“Daisy, give yourself away. Look up at the rain, a beautiful display of power and surrender, giving us today and she gives herself away.”
We came to the Berrious one morning, with a nature list of things to collect to spruce up our home; bringing the outdoors, indoors. I had ambivalent feelings of the weather, anticipating yet another victory for the sun, whom I wasn’t rooting for at all. Thankfully, the warmth slowly dissipated as the fog crept in and covered our playing grounds. We sat underneath the shade of an enormous pine tree, where the air was even chillier. Evie collected lavender wild daisies, searched for giant pinecones, and came across slithering black slugs that made her shudder a second time as she told me her terrifying encounters with all of them as she fished for squirrels.
“It didn’t hurt. It was just an accident, mommy. It didn’t hurt.” Evie said.
“What didn’t hurt? Did you hurt the slug? Did you kill it?” I asked.
“No. I saw the slug, and was afraid, and so I pressed it with my finger and it didn’t hurt me. But it put slobber on my fingers and so it died! But it was an accident,” she replied as her voice trailed off into a whisper.
The slug left a fingerprint of its sticky residue on Evie’s fingertips. Traces of black pigment from its skin also stained her fingers. It really nauseated me to think that she practically stabbed the slug to its death. I quickly pulled out the antibacterial wipes. My insides twisted and turned as I tried to calmly wipe the residue of slug mucous off her fingers, while at the same time wiping the expression of grossness off my face. I cannot understand the inhabitance of gross terrestrials that slither and crawl upon this earth; what is their purpose? I sat there unentertained by the repulsive thought that my daughter just killed a slug with her brave bare hands. Deep inside, I might have been more traumatized than she was.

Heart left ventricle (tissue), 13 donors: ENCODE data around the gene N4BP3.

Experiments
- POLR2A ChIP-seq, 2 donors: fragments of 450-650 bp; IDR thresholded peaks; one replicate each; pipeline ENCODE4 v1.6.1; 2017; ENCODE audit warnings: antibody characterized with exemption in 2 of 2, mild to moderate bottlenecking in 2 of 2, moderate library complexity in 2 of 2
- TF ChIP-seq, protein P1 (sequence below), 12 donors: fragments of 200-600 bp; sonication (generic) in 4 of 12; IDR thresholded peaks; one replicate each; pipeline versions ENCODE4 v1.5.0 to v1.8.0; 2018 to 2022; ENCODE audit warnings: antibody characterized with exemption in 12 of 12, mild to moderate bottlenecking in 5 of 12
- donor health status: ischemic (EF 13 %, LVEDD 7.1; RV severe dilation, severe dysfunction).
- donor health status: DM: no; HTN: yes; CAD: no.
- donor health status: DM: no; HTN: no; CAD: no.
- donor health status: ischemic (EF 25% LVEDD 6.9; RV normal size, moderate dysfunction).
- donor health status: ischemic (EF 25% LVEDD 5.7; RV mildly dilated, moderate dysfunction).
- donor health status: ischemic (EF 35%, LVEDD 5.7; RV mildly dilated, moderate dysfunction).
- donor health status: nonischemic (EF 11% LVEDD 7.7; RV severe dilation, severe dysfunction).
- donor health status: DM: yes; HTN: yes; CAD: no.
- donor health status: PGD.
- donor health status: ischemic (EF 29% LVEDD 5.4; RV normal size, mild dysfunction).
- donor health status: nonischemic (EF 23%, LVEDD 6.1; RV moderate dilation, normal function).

Evie and I gathered large branches that had fallen from the Eucalyptus trees and dissected it branch by branch, forming a pile of mahogany colored twigs at our feet, and also picking off all of the leaves and clustered buds. I envisioned a simple fall wreath for our front door– dark brown twigs layered together, fastened pinecones and tiny wild red berries bunched along the bottom half, and lastly, a simple satin or lace ribbon to hang it on a nail above the peek hole of our door. I had no luck finding any red berries.
Wreaths take on many symbolic meanings in different cultures and beliefs. I am a Christian and our family celebrates Christmas; so I am enamored by all the symbolic meanings behind most of the décor that is apparent in the months of November and December. The advent evergreen wreath, symbolizes the everlasting life through Jesus; it is circular to represent God– with no beginning and no end. But even though it hangs in significance, honestly, I just want our front door to be fall-esque; and in December, winter-esque.
Time goes by quickly when we’re outdoors. After a couple hours in the Berrious, we sat on our picnic blanket and munched on the snacks that I had brought. I don’t think I can resist pumpkin sales this year, especially after roasting my first successful batch of pumpkin seeds. The seeds were lightly golden, the insides were perfectly crunchy, and the salty taste and process of cracking the outer shell was just as addicting as eating sunflower seeds while watching a baseball game. Unmindfully, I haven’t thought much about pumpkins being the prime vegetable on our table, rather than just a front porch halloween decoration. When I was a child, my mother roasted the pumpkin seeds from our carved jack-o-lanterns, and both my grandmas occasionally made soups using pumpkin squash and other types of gourds for cooking. In all honesty, I don’t know how to make one dish from my ethnic background; I am Filipina. Needless to say, pumpkin is not a foreign food to me, it is part of my culture; I just did not anticipate the day that I would have to pick up where my mother and grandmas left off after I became a mother and a wife. This includes, decorating for the holidays!
A Bebe Florist
Hot Glue Gun + Glue Stick Refills
1. Circle Template. I used my largest circular knitting loom and traced a template with chalk on my working surface.
2. Break branches into smaller sizes and start laying out your sticks following your circle template and hot-gluing it together at the same time. Keep adding more branches and filling spaces until you are satisfied.
3. Fasten pinecones and other nature finds to your wreath.